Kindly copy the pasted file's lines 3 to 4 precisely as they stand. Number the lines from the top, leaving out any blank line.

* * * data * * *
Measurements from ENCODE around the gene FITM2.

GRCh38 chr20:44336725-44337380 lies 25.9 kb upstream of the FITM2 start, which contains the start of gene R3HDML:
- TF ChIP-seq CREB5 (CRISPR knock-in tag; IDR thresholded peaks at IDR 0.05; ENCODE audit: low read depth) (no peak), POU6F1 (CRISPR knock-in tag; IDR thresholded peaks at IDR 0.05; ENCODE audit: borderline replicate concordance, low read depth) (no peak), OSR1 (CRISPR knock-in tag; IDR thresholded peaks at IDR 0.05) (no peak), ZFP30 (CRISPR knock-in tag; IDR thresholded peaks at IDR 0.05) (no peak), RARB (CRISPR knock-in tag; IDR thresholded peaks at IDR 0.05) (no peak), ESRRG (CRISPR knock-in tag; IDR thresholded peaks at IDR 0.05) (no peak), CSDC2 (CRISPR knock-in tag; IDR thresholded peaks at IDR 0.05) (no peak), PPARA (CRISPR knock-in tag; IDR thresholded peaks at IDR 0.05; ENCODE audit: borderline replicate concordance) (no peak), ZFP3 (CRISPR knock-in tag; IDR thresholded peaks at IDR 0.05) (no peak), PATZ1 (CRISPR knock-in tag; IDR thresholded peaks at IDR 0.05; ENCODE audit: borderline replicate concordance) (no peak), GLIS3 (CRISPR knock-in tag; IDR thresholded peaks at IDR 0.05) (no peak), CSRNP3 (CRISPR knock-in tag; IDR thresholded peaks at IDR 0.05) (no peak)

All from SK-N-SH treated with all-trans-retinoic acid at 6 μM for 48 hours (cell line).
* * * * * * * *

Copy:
- TF ChIP-seq CREB5 (CRISPR knock-in tag; IDR thresholded peaks at IDR 0.05; ENCODE audit: low read depth) (no peak), POU6F1 (CRISPR knock-in tag; IDR thresholded peaks at IDR 0.05; ENCODE audit: borderline replicate concordance, low read depth) (no peak), OSR1 (CRISPR knock-in tag; IDR thresholded peaks at IDR 0.05) (no peak), ZFP30 (CRISPR knock-in tag; IDR thresholded peaks at IDR 0.05) (no peak), RARB (CRISPR knock-in tag; IDR thresholded peaks at IDR 0.05) (no peak), ESRRG (CRISPR knock-in tag; IDR thresholded peaks at IDR 0.05) (no peak), CSDC2 (CRISPR knock-in tag; IDR thresholded peaks at IDR 0.05) (no peak), PPARA (CRISPR knock-in tag; IDR thresholded peaks at IDR 0.05; ENCODE audit: borderline replicate concordance) (no peak), ZFP3 (CRISPR knock-in tag; IDR thresholded peaks at IDR 0.05) (no peak), PATZ1 (CRISPR knock-in tag; IDR thresholded peaks at IDR 0.05; ENCODE audit: borderline replicate concordance) (no peak), GLIS3 (CRISPR knock-in tag; IDR thresholded peaks at IDR 0.05) (no peak), CSRNP3 (CRISPR knock-in tag; IDR thresholded peaks at IDR 0.05) (no peak)

All from SK-N-SH treated with all-trans-retinoic acid at 6 μM for 48 hours (cell line).